Developer(s) – Dancing Dragon
PEGI – 12
Developed by the same team behind the critically acclaimed indie RPGs Skyborn and Deadly Sin I & II, Echoes of Aetheria is yet another turn-based RPG released by the company making use of the increasingly popular RPG Maker gaming engine used in the development of other indie RPGs such as Chronicles of Dark Lord and Remnants of Isolation. Compared to the two aforementioned indie RPGs, it ranks somewhere in the middle in my opinion; it has charm in most aspects, but not as much charm or as much intensity or complexity as Chronicles of a Dark Lord, but much more immersing and thankfully longer than Remnants of Isolation.
Graphics – 7/10
Reminiscent of the steampunk setting of many of the later installments of the Final Fantasy series starting with Final Fantasy VI, Echoes of Aetheria features excellent use of 16-bit pixel art, as well as variety in location and enemy design. Whilst taking place primarily in various different towns and cities, there are also places outside regular civilization to explore, such as caves, forests, and desert tombs. Hand-drawn graphics were also implemented in addition to represent characters during dialogue sequences, which also give it a further feel of uniqueness to it.
Gameplay – 8/10
The gameplay differs slightly from most other RPGs made with the RPG Maker engine. Rather than playing out like a traditional turn-based RPG like Chronicles of a Dark Lord does, the battle system requires having to move players around the battle stages like pieces on a chessboard; a play style similar to From Software’s own turn-based RPG Enchanted Arms. It necessitates arguably a greater level of strategy than in the traditional turn-based RPG but also has the same sense of gameplay addiction to it as well.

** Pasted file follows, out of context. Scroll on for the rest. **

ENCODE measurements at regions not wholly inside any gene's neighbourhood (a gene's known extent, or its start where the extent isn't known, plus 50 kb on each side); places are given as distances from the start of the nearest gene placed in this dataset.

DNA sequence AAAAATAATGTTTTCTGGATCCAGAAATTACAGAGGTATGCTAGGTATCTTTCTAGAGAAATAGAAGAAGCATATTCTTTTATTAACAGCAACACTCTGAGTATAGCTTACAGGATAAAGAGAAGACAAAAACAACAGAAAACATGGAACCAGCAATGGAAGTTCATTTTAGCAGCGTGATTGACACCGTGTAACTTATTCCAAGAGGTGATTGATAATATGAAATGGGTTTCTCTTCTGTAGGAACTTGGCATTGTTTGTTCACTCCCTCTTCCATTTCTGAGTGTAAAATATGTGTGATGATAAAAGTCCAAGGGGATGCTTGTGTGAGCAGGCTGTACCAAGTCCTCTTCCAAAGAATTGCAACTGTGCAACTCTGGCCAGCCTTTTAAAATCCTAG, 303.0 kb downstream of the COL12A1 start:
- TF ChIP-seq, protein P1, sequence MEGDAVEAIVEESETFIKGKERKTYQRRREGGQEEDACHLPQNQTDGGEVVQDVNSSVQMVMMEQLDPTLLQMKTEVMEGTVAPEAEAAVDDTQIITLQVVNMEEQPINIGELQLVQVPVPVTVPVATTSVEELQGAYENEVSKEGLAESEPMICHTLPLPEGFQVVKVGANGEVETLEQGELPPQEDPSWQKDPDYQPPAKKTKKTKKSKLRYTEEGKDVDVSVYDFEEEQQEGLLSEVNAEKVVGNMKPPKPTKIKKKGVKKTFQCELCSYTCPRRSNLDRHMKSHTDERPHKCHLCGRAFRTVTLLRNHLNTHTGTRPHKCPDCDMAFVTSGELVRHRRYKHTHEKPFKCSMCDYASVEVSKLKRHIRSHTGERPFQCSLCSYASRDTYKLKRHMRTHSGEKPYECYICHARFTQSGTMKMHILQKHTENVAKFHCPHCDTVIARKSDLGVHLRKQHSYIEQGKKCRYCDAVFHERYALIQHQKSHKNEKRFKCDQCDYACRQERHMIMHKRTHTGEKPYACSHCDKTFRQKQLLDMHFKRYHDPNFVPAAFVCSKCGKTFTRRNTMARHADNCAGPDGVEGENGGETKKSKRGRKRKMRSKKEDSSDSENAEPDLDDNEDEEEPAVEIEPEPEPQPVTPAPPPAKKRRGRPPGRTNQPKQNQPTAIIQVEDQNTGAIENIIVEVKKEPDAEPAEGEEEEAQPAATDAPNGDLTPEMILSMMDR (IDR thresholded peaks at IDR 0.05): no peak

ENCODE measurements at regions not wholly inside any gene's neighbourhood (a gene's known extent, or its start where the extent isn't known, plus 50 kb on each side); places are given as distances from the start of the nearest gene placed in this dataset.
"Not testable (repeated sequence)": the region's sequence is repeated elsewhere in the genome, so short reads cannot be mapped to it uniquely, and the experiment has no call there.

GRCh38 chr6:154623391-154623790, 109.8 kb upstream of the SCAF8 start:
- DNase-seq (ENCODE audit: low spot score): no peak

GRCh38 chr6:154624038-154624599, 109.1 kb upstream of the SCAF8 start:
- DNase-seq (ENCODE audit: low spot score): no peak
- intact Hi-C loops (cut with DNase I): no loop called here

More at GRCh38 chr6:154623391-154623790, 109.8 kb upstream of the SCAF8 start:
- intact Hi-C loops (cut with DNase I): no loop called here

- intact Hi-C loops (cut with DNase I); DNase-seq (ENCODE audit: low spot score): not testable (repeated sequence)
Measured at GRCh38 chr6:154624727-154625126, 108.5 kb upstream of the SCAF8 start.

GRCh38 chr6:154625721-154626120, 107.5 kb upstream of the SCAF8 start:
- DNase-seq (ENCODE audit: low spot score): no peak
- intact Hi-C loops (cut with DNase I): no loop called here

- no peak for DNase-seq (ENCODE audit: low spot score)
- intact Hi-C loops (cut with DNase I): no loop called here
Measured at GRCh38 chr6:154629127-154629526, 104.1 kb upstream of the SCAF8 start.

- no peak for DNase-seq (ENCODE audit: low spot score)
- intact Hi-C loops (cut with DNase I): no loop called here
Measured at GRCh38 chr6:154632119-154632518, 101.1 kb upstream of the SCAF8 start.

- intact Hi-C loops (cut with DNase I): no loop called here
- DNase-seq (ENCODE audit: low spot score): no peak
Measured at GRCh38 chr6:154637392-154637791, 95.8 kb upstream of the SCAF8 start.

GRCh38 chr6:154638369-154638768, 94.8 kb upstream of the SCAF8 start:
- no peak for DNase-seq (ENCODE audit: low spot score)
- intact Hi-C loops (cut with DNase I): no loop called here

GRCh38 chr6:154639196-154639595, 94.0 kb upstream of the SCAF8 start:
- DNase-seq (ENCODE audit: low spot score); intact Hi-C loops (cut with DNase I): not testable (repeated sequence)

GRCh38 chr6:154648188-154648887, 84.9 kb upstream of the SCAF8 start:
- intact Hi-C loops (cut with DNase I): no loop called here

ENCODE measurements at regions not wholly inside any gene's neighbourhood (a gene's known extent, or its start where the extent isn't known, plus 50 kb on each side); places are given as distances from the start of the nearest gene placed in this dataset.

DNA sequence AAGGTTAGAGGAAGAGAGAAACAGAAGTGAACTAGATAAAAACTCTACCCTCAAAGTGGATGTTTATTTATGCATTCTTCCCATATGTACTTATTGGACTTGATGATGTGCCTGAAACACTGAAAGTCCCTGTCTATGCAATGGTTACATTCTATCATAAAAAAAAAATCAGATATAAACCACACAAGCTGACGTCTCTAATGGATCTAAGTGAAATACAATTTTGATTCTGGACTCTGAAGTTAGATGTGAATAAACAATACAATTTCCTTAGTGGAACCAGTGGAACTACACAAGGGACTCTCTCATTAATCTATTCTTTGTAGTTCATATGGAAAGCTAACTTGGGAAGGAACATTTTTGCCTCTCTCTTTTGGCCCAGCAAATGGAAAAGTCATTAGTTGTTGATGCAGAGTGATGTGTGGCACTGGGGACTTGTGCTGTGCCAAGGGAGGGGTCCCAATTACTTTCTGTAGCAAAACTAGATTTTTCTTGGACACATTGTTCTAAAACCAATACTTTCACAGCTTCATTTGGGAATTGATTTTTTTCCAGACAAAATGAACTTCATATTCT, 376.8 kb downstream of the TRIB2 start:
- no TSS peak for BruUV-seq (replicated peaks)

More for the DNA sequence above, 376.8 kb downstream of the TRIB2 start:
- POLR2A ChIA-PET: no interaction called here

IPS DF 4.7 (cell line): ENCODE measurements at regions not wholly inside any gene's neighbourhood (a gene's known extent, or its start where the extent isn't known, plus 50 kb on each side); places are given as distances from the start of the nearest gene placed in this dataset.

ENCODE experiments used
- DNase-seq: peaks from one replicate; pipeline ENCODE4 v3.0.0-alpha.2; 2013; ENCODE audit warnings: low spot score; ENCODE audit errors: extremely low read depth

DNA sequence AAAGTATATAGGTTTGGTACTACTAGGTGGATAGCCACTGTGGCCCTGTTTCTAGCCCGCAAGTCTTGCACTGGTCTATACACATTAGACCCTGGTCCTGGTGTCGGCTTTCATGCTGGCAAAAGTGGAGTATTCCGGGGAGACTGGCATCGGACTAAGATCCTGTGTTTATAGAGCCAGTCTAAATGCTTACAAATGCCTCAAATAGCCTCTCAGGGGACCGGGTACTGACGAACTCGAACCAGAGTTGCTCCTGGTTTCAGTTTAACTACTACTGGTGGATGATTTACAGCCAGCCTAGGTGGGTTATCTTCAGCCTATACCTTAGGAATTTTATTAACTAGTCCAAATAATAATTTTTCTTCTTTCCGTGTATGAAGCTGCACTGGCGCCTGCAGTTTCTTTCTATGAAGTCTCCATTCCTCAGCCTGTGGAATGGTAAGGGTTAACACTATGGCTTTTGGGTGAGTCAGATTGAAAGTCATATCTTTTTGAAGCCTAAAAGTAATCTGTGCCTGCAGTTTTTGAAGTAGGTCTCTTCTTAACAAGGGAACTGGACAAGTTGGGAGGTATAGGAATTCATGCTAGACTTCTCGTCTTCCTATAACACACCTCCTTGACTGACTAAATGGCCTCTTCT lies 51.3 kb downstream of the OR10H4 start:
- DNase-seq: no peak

Controls – 10/10
Turn-based RPGs generally don’t have any issues with controls as a given it would seem. This game has even fewer problems than most in terms of controls since because it was made for PCs, there is also the facility to use the mouse during gameplay, giving players more choice than most other games of its kind. It doesn’t matter which style of controls the players happen to prefer; the title plays out just as well using either method, and there have been no necessary complications with it to hinder the overall experience.
Lifespan – 6/10
The game can be made to last about 15 to 20 hours, like most RPGs made on the same engine, I’ve noticed. To me, whilst it’s still longer than the average mainstream release, falls way short of the length that a game of its kind can be made to last. It’s nowhere near as criminally short as I found Remnants of Isolation to be when I reviewed it for the site last year, but games like these are always worth making last a long as possible for several different reasons besides sheer gameplay addiction.
Storyline – 7/10
The story of the game follows Lucien, who whilst attempting to rescue the bride of a royal wedding held in commemoration of a truce between two previously warring nations, meets a cast of varied and compelling characters, as they attempt to clear their names amidst a government conspiracy against them accusing them of high treason. The game’s story is political and somewhat dark in tone, similar to Capcom’s fourth installment of the Breath of Fire series; albeit, the story in this game is nowhere near as dark. Nevertheless, it has the feel of an epic story and well-written dialogue to match what players can come to expect with a game like this.
Originality – 6.5/10
Though it may not go down as being revolutionary in terms of setting new standards for the turn-based RPG genre, the game does have its own distinct charm that sets it apart from a fair few others, such as the different combat style and the need to strategize that whilst synonymous in games like this, is presented in a slightly different way. Though Enchanted Arms may have had infinitely more variety in its take on this style of fighting than in this game, it can nevertheless provide abundant entertainment in gameplay for how unfortunately short it lasts.
Overall Echoes of Aetheria is one of the better indie RPG experiences I’ve come across in recent years. It has a pretty well-written story, addicting gameplay, and a visual style not synonymous with most RPGs developed today.